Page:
The toughest part of teaching a skill based discipline like swinging a baseball bat is trying to sift through all of the information that is put out and trying to find something that we know works. The only way to see this is by measuring and teaching things that can be directly measured. So much of what we do as hitting coaches is based on video and what we “see”. Going over on video what we see can easily be manipulated by our own biases and how “we” teach. What I have tried to do lately is step back and adjust my way of looking at hitting and trying to get down to the true nuts and bolts of the swing. I am trying to get rid of all of the “style” hitting movements and breaking it down to how the body efficiently swings an object. So much of how we dissect hitting mechanics is based on what we are teaching at that moment. Instead, we need to peel back the layers of movement and look at how the body is actually moving and what the mechanics of movement are. Never mind the swinging of a bat and if he looks like Albert Pujols or not. Instead we need to get better at breaking down movement for its value as purely that, movement.
In my opinion golf is farther along in its understanding of movement and the true swing mechanics because it has developed a system of how to look at the swing objectively and not so much through the lens of our own judgement and preconceptions of what we believe to be a good swing. This is massively in part to the work done at the Titleist Performance Institute. They have revolutionized how to attack golf swing mechanics and training. They have laid the foundation for a systematic approach to helping golfers reach their true potential.
Reviewing their work was about the time that I picked up my old movement anatomy book and started to go through rotational movements and what that meant for the muscles and structures of the body. By doing this I discovered that swing mechanics and how they are explained are really not formed on the basis of movement anatomy. Instead, they are heavily based on how someone interprets movement on a 60 FPS (Frames Per Second) video. And how they openly interpret these movements is eventually what camp their swing methodologies lie. This is why it is so easy to pick apart a video and get 1,000 different explanations for the same swing! If we looked at the swing as what it really is, movement, then we would be able to identify things that we all agree on instead of trying to shame someone because they do not “see” what you see on video.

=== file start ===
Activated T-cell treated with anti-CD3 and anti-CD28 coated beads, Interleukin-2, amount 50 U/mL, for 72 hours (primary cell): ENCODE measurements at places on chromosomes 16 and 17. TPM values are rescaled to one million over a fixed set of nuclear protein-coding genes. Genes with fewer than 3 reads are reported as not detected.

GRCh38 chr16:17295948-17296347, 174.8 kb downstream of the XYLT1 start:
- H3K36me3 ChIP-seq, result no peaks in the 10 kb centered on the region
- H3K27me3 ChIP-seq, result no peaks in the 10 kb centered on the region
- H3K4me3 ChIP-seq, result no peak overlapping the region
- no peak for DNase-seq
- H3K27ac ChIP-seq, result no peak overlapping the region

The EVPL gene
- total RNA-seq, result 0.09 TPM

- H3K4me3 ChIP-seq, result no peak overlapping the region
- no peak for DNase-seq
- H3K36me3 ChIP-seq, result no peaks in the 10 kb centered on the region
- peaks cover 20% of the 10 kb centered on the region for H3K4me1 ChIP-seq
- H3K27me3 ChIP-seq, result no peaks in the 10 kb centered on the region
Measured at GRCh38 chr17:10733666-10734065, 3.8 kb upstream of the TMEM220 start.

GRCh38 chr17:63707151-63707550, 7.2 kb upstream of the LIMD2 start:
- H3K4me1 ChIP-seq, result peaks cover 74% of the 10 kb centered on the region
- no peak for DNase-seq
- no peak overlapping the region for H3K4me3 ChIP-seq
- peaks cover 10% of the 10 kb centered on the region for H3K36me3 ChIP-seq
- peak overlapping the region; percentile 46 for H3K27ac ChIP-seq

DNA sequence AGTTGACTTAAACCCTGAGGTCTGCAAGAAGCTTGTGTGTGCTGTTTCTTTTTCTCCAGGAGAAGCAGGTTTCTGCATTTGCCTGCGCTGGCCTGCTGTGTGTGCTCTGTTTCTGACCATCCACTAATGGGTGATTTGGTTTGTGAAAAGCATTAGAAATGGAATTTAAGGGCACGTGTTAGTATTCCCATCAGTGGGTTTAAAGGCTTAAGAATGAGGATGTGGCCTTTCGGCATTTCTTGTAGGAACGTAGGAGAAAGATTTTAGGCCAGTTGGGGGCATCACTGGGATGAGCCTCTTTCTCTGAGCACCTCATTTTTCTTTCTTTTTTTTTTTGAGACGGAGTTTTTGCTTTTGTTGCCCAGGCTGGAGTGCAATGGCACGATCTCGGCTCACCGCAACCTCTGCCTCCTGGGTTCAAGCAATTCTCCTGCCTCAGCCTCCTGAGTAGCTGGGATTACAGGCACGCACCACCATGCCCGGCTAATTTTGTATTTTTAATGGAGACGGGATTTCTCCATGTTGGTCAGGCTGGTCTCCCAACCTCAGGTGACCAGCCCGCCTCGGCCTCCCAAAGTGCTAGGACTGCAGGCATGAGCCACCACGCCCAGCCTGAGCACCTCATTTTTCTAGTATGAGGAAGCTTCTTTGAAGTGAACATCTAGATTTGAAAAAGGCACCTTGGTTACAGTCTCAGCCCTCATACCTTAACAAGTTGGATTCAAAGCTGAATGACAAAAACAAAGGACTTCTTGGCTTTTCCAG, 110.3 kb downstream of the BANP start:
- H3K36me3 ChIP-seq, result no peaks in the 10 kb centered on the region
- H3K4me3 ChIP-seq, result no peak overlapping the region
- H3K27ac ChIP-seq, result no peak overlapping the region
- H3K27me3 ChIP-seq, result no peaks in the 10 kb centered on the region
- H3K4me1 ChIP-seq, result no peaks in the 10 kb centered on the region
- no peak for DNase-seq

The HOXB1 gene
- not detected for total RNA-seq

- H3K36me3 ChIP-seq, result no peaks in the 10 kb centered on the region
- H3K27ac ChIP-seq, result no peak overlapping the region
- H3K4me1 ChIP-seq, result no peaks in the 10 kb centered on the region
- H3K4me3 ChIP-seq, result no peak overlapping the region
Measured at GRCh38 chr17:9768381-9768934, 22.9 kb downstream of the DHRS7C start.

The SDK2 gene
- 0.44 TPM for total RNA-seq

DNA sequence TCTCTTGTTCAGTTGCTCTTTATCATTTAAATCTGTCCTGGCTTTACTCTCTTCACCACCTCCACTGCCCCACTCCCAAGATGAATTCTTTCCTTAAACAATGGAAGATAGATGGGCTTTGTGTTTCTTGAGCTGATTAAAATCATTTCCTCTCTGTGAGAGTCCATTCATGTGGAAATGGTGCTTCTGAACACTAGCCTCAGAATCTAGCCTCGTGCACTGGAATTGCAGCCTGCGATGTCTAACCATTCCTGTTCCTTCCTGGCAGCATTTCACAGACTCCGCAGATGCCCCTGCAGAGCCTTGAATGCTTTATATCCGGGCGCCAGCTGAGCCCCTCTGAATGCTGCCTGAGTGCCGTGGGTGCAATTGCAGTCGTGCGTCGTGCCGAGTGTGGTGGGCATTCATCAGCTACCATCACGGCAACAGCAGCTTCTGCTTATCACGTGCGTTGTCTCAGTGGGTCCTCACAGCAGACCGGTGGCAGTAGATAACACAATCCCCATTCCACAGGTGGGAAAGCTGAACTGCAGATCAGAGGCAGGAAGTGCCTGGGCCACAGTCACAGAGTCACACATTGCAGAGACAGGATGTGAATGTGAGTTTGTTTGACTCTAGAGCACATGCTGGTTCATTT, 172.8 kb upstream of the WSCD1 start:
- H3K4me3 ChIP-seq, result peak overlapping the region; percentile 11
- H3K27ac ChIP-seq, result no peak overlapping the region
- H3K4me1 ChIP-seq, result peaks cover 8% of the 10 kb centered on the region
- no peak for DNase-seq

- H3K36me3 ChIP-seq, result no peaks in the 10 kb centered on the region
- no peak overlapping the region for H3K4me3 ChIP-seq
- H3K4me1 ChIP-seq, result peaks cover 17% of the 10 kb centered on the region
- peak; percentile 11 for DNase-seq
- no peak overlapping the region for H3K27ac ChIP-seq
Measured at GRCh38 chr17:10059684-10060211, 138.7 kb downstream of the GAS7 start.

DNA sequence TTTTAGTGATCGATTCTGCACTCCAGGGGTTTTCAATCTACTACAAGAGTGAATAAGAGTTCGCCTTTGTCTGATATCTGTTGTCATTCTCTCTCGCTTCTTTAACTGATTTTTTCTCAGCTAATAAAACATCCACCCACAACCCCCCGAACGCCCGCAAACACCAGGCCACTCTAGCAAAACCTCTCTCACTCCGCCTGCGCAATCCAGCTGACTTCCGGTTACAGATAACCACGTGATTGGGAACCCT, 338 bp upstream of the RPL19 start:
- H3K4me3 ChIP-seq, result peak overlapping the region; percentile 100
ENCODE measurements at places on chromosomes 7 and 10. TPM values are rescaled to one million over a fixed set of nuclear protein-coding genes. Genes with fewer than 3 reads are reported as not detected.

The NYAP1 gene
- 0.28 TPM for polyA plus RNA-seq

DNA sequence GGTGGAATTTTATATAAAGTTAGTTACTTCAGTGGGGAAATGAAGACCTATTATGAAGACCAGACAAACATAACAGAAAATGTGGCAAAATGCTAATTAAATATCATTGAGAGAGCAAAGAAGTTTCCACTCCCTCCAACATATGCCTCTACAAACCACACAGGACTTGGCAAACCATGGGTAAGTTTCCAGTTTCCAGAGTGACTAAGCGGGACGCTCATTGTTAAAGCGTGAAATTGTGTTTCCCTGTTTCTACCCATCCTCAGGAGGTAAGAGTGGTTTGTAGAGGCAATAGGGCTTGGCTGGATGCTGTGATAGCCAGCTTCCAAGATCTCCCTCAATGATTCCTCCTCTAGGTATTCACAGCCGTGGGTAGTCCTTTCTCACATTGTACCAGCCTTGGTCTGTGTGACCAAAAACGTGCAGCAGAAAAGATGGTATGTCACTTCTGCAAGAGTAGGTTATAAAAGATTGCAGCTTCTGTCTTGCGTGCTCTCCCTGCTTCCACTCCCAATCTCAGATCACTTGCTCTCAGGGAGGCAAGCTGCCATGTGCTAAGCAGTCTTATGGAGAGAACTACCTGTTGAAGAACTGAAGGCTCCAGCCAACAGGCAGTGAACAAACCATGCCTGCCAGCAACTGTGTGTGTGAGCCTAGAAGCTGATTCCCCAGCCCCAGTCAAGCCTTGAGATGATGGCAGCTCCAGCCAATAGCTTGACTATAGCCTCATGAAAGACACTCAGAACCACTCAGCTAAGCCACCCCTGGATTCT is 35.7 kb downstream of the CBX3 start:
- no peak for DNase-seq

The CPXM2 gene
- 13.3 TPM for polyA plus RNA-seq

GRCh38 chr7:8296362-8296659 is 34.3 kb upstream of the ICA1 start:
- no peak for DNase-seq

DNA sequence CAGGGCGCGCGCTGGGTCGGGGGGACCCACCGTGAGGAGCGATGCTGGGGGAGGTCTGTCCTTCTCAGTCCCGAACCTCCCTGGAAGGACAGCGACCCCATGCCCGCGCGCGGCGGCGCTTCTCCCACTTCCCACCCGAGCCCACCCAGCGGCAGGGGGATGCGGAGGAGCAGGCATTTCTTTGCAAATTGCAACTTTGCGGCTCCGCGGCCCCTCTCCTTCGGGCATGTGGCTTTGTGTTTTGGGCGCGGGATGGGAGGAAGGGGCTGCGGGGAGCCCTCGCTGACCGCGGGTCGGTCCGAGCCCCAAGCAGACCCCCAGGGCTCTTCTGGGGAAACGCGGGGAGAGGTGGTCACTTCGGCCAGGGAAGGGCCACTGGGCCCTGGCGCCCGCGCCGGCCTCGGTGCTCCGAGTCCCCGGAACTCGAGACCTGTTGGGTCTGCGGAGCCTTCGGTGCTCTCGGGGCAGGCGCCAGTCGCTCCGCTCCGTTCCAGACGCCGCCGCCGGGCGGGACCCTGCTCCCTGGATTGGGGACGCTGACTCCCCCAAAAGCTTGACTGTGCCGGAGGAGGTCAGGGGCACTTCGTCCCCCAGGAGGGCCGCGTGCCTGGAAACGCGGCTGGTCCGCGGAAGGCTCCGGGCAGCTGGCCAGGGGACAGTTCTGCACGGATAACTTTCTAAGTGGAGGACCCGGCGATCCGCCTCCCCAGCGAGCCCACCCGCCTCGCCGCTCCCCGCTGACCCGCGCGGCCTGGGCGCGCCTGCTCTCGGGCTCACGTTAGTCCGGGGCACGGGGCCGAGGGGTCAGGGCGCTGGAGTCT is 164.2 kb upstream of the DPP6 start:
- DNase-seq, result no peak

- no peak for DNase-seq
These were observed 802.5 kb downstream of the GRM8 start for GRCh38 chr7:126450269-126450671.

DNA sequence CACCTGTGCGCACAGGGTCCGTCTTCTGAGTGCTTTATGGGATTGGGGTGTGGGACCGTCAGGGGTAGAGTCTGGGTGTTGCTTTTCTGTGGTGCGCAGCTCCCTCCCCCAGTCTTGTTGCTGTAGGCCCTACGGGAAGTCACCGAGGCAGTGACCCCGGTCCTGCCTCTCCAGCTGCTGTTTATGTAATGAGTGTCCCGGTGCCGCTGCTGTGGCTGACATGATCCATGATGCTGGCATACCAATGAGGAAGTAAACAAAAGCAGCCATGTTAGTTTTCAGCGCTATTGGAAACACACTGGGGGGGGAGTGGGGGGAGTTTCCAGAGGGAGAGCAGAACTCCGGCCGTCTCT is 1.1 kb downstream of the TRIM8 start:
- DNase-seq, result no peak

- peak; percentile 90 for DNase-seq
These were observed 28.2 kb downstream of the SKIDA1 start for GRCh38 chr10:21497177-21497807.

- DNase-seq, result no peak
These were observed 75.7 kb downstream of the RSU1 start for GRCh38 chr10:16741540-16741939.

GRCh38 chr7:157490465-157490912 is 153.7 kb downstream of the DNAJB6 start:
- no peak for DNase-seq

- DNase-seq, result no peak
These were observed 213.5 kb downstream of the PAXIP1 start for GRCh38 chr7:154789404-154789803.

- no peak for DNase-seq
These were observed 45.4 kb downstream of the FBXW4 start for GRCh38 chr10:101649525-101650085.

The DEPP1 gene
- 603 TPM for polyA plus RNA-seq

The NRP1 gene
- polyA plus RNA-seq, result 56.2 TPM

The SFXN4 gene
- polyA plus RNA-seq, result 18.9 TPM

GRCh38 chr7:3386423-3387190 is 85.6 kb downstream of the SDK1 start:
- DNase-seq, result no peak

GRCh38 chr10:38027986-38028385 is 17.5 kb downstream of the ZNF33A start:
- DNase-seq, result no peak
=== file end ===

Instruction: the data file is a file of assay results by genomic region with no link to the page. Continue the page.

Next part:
Ultimately, I have decided to break the movement of a swing down into its proven parts. This may seem like it makes hitting more difficult to digest but I would actually argue the contrary, it makes it less subjective and there is now a basis from which I can draw my conclusions. This led to my thought process shifting in how I teach and look at my hitters.
With the availability of HitTrax and Blast motion I am able to put specific metrics to specific parts of the swing and track a wide variety of numbers. Based on what the numbers tell me I am better able to dissect the movements of the athlete with more tangible data. This lends itself to me looking at video and piecing together things that we can attack in order to get the numbers where we think they should be. This now gives us better feedback on what we are doing and if we are going in the right direction. Before, I would look at the HitTrax numbers and use that as a form of feedback. But now I am better able to see what is directly happening in the swing itself by utilizing the Blast baseball sensor.
With the sensor, we are better able to look at what is going on with the athlete internally (swing mechanics) and we are better able to predict changes that are likely to happen externally (exit velocity, launch angle) before they actually happen. If we see better connection in their swing along with higher swing speeds and that hasn’t yet translated to better exit velocity and distances for example; we know that we are still on the right track and better external benchmarks are more than likely ahead.
This was a huge step for me in terms of shifting the way that I look at and help hitters. Initially, this was extremely intimidating because it was so different from the approach that I had previously. But I am happy to say that based on the way things are going now I couldn’t be happier with the progress that the hitters have made. I have quickly learned that objective feedback that is backed by something other than your current bias is far more effective in fostering trust and confidence between your message and your players.
Start with the foundation in mind.
Chapman Baseball Compound
Chapman Baseball Compound is a 3,000 square foot facility where we specialize in baseball development specifically in the areas of: hitting, pitching, catching, and mental training.